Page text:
Biomedical Sciences Research Seminar

Elucidation of novel factors driving islet inflammation and pancreatic B-cell death in Type 2 Diabetes

Atomic structure of a biological molecule
Seminars

As part of the School of Science and Technology Biomedical Sciences Research Centre Seminar Series, Laura Lopez, NTU presents: Elucidation of novel factors driving islet inflammation and pancreatic B-cell death in Type 2 Diabetes.

  • From: Wednesday 31 October 2018, 1.10 pm
  • To: Wednesday 31 October 2018, 2 pm
  • Location: 282, Erasmus Darwin, Nottingham Trent University, Clifton Campus, Clifton Lane, Nottingham, NG11 8NS

Past event

Event details

As part of the School of Science and Technology Biomedical Sciences Research Centre Seminar Series, Laura Lopez, NTU presents: Elucidation of novel factors driving islet inflammation and pancreatic B-cell death in Type 2 Diabetes.

Abstract

Type 2 diabetes is a chronic metabolic disorder where failure to maintain normal glucose homeostasis is associated with, and exacerbated by, obesity and the concomitant elevated free fatty acid concentrations typically found in these patients. Hyperglycaemia and hyperlipidaemia together contribute to a decline in insulin-producing -cell mass through activation of pro-inflammatory signalling pathways. There are however a large number of molecules potentially able to modulate these pathways, and the mechanism(s) by which glucolipotoxicity induces inflammation remains poorly defined. Utilising Illumina HiSeq next generation sequencing technology we have analysed the -cell transcritptome to identify those genes and proteins most sensitive to glucose and fatty acid environment. Data shows that of those molecules potentially able to activate inflammatory pathways, the S100 family of proteins are amongst the most highly upregulated by glucose and fatty acids. Independent PCR and immunoblot analysis have further confirmed upregulation of the three most highly expressed family members, namely S100A3, A4, and A5. Importantly, my data has established a link between S100A4 and NF-κB activation that is driven by glucose and fatty acids. In order to determine wider mechanisms involved in the activation of NF-κB by S100A4, predictive pathway interaction maps have been generated for S100A4 based on the RNA-seq data. This approach has uncovered a potentially novel interaction with a pro-inflammatory transcription factor not previously associated with T2D. This provides a valuable strategy that can be further exploited to discover novel potential targets for therapeutic intervention in the treatment of type 2 diabetes.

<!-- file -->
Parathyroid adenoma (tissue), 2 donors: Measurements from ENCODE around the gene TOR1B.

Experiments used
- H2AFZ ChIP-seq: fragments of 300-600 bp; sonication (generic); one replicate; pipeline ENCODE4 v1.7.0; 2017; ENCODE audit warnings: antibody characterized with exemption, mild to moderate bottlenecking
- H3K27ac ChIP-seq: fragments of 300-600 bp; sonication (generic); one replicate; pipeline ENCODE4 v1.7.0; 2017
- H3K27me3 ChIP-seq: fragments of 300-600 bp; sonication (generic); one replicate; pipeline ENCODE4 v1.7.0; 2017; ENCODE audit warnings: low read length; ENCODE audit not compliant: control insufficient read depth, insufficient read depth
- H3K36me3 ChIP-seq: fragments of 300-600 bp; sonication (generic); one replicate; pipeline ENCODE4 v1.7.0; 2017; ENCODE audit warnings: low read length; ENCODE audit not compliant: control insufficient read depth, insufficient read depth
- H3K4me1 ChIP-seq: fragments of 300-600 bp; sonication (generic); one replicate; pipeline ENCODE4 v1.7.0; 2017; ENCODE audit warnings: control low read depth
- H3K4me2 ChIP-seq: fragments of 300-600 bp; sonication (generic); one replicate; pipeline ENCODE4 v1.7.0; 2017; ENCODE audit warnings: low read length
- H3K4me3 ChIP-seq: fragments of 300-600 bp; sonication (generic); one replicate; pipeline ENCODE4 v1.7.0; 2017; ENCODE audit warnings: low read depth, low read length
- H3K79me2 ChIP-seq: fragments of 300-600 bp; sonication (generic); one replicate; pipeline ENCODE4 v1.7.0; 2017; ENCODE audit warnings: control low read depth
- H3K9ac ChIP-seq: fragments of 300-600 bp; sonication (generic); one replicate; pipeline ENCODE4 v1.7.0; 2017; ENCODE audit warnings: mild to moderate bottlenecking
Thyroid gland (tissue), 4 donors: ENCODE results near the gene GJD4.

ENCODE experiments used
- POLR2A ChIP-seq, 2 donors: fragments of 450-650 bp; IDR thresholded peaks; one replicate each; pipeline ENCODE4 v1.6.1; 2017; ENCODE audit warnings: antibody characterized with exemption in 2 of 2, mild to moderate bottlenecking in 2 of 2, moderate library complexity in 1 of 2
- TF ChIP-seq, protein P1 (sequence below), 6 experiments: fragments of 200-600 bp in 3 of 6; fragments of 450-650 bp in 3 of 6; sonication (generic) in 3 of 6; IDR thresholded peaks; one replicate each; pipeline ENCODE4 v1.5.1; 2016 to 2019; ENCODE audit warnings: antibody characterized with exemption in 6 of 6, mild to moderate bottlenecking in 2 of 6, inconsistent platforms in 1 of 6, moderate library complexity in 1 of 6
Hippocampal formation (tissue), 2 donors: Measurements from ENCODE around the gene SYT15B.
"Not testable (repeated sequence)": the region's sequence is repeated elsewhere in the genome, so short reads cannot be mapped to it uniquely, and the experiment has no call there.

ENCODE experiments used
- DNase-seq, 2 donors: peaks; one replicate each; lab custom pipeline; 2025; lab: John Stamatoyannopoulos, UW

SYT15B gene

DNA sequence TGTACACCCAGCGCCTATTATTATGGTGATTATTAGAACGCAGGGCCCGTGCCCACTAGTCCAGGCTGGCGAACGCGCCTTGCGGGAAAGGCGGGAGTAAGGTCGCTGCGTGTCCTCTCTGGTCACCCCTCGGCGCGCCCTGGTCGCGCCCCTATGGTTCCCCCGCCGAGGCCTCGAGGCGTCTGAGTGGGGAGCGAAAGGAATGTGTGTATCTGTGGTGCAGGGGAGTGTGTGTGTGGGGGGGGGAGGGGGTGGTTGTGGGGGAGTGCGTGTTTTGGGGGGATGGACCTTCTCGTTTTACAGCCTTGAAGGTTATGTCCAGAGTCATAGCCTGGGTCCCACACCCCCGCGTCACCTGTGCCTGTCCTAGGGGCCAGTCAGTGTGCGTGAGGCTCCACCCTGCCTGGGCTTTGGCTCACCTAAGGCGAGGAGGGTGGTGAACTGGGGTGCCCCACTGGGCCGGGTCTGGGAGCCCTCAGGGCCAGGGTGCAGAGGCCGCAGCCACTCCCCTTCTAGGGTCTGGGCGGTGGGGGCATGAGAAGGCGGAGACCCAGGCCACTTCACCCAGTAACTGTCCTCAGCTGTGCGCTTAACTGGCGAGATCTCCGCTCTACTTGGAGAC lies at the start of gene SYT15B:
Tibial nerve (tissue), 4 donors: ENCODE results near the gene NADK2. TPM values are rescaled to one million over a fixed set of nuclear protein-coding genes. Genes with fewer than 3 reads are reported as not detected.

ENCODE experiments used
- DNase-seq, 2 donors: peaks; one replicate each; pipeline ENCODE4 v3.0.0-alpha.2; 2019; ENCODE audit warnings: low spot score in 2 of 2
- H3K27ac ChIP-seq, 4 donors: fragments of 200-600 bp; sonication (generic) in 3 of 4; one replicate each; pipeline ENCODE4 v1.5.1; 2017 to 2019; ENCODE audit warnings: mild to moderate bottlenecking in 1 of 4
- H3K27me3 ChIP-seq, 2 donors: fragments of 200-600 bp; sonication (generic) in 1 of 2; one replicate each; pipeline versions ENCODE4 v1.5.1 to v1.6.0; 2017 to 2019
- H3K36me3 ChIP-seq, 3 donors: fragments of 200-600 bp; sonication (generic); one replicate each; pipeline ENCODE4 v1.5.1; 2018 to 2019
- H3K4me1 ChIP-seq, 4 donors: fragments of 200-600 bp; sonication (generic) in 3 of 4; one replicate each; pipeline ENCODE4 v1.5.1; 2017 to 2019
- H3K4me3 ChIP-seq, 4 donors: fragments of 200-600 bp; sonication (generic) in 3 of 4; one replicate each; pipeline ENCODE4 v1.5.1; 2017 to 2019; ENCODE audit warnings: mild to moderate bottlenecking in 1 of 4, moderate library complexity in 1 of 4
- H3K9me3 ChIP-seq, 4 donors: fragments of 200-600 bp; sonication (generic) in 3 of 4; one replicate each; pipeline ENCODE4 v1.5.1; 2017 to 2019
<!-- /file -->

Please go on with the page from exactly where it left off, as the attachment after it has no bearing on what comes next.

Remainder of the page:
This seminar is hosted by Dr Karin Garrie

All welcome.

For any enquiries please contact Dr John Dickenson

Location details

Room/Building:

282, Erasmus Darwin

Address:

Nottingham Trent University
Clifton Campus
Clifton Lane
Nottingham
NG11 8NS

Past event

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